Our responses to a sample of questions commonly asked by individuals seeking our services are presented below. If you have questions or would like more information about our practice, please feel free to contact us.
What are clinical psychologists, registered psychotherapists, and registered social workers?
Clinical psychologists, registered psychotherapists, and registered social workers are regulated health care professionals in Ontario. Psychologists are regulated by the College of Psychologists of Ontario and only psychologists who hold a doctoral degree are permitted to use the title “doctor”. Registered psychotherapists are regulated by the College of Registered Psychotherapists of Ontario. Registered social workers are regulated by the Ontario College of Social Workers and Social Service Workers. These three regulatory colleges function to ensure that their members maintain the highest standards of professional practice and conduct. Psychologists, registered psychotherapists, and registered social workers are legally authorized to perform the controlled act of psychotherapy in Ontario.
Each of these professions has some distinguishing aspects:
Doctoral-level clinical psychologists are among the most highly educated health care providers in the field of mental health. The communication of a psychological diagnosis is a controlled act restricted to qualified members of the College of Psychologists of Ontario.
Registered psychotherapists place a special emphasis on the therapy process. They develop expertise in a wide range of treatment methods and are notably person-centred and outcome-oriented in their therapeutic approach.
Registered social workers are unique among mental health professionals because of the degree to which they consider people’s difficulties within the context of their families, workplaces, and communities, and take into account the connection between personal problems and larger social issues. Registered social workers provide the majority of counselling and psychotherapy services in Ontario.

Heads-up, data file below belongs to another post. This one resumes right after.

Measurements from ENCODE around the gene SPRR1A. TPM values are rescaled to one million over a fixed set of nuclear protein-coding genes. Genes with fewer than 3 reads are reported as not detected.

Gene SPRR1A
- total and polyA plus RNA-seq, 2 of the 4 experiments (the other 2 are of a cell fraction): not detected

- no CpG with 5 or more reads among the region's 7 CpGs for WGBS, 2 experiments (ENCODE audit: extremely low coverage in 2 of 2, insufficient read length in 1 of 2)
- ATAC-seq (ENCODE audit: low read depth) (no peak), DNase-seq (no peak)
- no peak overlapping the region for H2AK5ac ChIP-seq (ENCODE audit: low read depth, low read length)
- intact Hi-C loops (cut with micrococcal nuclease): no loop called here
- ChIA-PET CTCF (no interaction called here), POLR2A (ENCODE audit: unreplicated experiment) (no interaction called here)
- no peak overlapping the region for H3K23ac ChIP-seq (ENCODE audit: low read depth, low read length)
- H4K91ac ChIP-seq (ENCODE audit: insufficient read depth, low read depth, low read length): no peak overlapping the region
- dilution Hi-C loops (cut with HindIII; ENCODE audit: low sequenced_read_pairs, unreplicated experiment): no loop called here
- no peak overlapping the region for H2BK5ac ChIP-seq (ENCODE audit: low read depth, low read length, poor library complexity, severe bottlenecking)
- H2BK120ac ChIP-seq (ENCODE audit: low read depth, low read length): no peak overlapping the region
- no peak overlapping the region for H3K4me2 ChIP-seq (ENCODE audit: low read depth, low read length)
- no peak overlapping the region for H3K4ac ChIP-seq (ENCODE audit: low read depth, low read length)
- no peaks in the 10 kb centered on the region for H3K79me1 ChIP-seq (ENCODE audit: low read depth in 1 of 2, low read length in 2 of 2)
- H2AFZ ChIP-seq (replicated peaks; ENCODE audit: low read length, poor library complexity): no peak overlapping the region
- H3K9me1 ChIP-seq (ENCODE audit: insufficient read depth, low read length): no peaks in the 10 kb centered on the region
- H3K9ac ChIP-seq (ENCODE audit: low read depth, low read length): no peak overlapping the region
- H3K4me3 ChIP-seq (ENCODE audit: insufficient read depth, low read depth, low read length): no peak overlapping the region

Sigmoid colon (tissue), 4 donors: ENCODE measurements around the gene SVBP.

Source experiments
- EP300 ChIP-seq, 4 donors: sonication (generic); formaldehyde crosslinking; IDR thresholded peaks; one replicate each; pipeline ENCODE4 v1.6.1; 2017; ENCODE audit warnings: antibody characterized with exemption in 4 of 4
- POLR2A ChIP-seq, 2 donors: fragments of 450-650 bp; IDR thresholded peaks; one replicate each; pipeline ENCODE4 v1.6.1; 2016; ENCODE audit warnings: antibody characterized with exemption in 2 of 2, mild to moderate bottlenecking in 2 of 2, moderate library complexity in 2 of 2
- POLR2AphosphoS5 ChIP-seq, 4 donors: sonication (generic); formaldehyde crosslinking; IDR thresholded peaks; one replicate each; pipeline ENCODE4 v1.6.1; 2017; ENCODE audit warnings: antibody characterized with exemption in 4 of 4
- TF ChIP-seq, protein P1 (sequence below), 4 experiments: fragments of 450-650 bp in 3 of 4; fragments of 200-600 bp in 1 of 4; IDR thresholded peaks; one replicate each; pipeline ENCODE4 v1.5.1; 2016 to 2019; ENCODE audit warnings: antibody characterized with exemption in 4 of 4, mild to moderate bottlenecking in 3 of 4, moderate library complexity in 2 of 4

What might I expect during my first therapy session?
Many people feel nervous about the first meeting and, in particular, about the prospect of sharing personal information with a stranger. That said, it is common for people to state that they began to feel more at ease or even relieved as their initial meeting progressed. It is our job to create a meeting space in which patients feel comfortable, safe, and secure.
The first meeting is an opportunity for your therapist to get to know you. You will be invited to share whatever information you wish. Your therapist will also ask you questions in order to better understand or clarify the information you provide.
The first meeting is also an opportunity for you to get a sense of whether your therapist is the right fit for you. We appreciate the importance of “fit” and, if you were to feel you would rather see another therapist, we would be pleased to recommend other professionals who may be a better match. Similarly, if we were to determine that another professional may be better able to meet your needs and goals, we would discuss this with you and, upon your request, refer you to someone better suited.
What is your approach to treatment?
While each of us has a distinctive approach and style, we share the following fundamentals:
- We believe it is crucial to establish a positive and collaborative working relationship with our patients.
- We place a strong emphasis on developing a full and thorough understanding of our patients’ concerns.
- We are integrative in that we incorporate various evidence-based treatment approaches, including cognitive behavioural therapy (CBT), psychodynamic/interpersonal, and existential/humanistic.
- We pay attention to the unique treatment needs of each individual. No two therapies are alike.
- We are empathic, sincere, and non-judgmental.
How long does therapy take?
The duration of therapy varies across different people and is dependent on a number of factors. After meeting with you and assessing your situation, your therapist will be able to recommend a course of treatment for you. Generally speaking, treatment length ranges from three months (short-term) to over one year (long-term). Regardless of its duration, you should notice signs of progress over the entire course of your therapy.
What should I expect at the end of treatment?
Treatment outcomes are described differently by different patients. Many individuals focus on the resolution of their symptoms. Others refer to their personal growth. Still others describe having benefitted in ways that are beyond what they had considered or expected prior to treatment. In one way or another, as their therapies draw to a close, our patients talk about having developed inner capacities and resources that allow for a richer and more fulfilling life.